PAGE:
By Sian Green…
It is hard to believe that I am almost halfway through the fieldwork phase of my project already, after arriving in Kenya with fellow MRes student Rebecca in early March! Having already spent some time at the Marwell Wildlife camp in Lewa Wildlife Conservancy as part of our field trip last year, it took only a few days of settling in and planning before we were able to get out into the field. It has been fairly non-stop ever since!
My project focuses on the elephant corridor that links the Mount Kenya Reserve to the Ngare Ndare Forest Reserve, which is in turn openly connected to Lewa Wildlife Conservancy. The corridor is important for maintaining connectivity for wildlife populations in this region and for reducing human-wildlife conflict as it provides a safe and secure route for animals to pass through. It is therefore important to understand how well the corridor is functioning and in what ways it is being used by the wildlife. In particular I am looking at distribution, movement patterns and resource use within the corridor to find out how the space is being used and whether it is truly effective in joining these landscapes.
My study is being undertaken in collaboration with Lewa Wildlife Conservancy and the Mount Kenya Trust. Data collection is primarily through the use of camera traps placed within the corridor. The Lewa Wildlife Conservancy research team has camera traps placed at the entrance, exit and elephant underpass (a tunnel crossing the Nanyuki – Isiolo highway which allows wildlife to pass safely underneath) as part of ongoing monitoring of the corridor. In addition to these the Mount Kenya team has set up a camera trap grid consisting of 25 cameras spread evenly throughout the corridor. As you can imagine 25 cameras can mean quite a lot of photos to sort through, with my first round of collections producing over 30 000 images in just over a week! At first this was quite overwhelming but I soon realised that much of this was caused by false triggers from vegetation. Having made a few adjustments in my subsequent trips to the field I am now getting regular photos of elephants (Loxodonta africana), various antelope including waterbuck (Kobus ellipsiprymnus), bushbuck (Tragelaphus scriptus) and oribi (Ourebia ourebi) and carnivores such as spotted hyaena (Crocuta crocuta). I have also heard reports of African wild dog (Lycaon pictus) using the corridor and although I have not recorded any so far I have my fingers crossed that I record some over the next few weeks!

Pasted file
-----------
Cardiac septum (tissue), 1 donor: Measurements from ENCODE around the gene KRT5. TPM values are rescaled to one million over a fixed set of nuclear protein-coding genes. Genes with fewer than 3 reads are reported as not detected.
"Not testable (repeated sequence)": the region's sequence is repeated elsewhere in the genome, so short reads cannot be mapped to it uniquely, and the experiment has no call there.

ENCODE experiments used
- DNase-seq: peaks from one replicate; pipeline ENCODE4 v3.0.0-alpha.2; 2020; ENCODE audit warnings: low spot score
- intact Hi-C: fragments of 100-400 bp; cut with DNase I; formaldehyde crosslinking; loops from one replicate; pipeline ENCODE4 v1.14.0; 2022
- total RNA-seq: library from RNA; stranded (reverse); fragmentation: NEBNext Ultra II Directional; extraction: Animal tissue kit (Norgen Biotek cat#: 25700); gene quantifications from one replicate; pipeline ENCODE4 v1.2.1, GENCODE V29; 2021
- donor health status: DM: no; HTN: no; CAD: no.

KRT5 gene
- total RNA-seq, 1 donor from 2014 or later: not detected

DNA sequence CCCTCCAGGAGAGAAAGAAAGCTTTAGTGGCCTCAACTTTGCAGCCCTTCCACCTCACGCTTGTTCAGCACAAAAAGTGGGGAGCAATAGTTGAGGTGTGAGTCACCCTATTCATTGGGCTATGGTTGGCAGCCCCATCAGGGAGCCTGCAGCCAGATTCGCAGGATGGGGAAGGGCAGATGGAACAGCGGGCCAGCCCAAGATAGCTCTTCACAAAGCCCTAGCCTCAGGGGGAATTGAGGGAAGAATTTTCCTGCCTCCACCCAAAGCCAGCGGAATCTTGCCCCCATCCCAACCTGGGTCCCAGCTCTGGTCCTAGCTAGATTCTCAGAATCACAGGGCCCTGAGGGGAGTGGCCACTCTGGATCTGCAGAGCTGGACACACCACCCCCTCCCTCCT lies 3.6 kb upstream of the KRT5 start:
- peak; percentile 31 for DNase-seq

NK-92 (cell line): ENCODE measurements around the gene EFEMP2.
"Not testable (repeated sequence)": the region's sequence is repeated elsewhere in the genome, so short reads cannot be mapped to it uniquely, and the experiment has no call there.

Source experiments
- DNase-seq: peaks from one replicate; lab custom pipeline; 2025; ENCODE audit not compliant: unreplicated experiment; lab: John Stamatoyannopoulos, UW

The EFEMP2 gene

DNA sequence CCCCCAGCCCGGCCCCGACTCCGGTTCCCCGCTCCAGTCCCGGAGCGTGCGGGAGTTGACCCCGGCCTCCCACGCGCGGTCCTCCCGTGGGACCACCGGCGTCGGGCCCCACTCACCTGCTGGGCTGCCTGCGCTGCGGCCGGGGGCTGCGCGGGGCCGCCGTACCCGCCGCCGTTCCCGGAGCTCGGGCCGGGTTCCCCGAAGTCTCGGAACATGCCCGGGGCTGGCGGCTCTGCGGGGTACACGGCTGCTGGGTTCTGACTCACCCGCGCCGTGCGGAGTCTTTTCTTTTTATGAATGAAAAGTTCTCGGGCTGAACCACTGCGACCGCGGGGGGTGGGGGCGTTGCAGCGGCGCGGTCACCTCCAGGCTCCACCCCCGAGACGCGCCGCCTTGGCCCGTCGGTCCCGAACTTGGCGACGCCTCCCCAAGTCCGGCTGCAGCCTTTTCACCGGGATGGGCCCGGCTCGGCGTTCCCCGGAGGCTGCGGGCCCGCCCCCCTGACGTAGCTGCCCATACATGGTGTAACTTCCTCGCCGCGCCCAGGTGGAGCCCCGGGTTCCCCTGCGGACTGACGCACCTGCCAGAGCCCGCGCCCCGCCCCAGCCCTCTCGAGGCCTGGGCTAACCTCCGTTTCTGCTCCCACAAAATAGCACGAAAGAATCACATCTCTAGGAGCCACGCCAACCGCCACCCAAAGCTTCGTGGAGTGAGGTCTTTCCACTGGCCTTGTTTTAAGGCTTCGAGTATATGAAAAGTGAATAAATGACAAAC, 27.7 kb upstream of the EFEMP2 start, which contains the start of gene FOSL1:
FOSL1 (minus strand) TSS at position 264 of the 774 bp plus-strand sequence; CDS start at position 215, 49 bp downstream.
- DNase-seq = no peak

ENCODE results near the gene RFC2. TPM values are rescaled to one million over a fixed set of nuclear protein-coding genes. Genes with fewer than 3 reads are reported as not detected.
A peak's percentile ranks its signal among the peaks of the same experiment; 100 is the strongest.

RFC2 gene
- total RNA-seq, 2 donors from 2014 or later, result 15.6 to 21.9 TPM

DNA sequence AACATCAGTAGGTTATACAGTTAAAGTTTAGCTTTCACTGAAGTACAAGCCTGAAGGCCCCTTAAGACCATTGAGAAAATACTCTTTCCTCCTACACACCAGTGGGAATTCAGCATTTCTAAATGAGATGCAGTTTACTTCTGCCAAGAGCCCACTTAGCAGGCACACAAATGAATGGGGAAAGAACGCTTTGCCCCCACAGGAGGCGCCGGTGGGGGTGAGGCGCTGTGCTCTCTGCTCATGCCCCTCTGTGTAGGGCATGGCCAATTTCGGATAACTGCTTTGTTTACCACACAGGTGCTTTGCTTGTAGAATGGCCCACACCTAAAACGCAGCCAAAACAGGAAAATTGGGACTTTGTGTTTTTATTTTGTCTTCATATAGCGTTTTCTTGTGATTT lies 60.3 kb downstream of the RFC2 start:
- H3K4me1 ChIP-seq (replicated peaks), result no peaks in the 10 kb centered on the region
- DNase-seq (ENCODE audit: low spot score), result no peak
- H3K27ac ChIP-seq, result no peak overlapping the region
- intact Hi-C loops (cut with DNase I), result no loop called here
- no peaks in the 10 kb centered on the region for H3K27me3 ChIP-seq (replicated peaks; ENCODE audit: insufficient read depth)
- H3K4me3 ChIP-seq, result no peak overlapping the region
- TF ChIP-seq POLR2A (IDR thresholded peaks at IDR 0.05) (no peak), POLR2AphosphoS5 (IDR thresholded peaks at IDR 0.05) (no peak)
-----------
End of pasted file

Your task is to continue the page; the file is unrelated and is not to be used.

In addition to the camera trap data, I spent last week conducting vegetation surveys looking at tree density, species dominance and levels of elephant damage in order to help assess resource availability and use within the corridor by elephants! It was fairly exhausting but with the help of the Mount Kenya Trust rangers, my driver and assistant from Lewa, Logeme, and fellow student Rebecca I managed to complete 2400m of vegetation transects!
The next few weeks will involve some more time in the office in order to stay on top of data entry, although it is difficult not to get distracted with so many interesting things going on here, particularly when fellow MRes student Arjun invites you to go and help collar the next hyaena for his project! I am starting to work on my own elephant identification database for the corridor and along with trips to the field to service and maintain the camera traps I am sure I will be kept very busy and I am excited to see what patterns start to develop as I collect more data.
Posted By : Danielle Free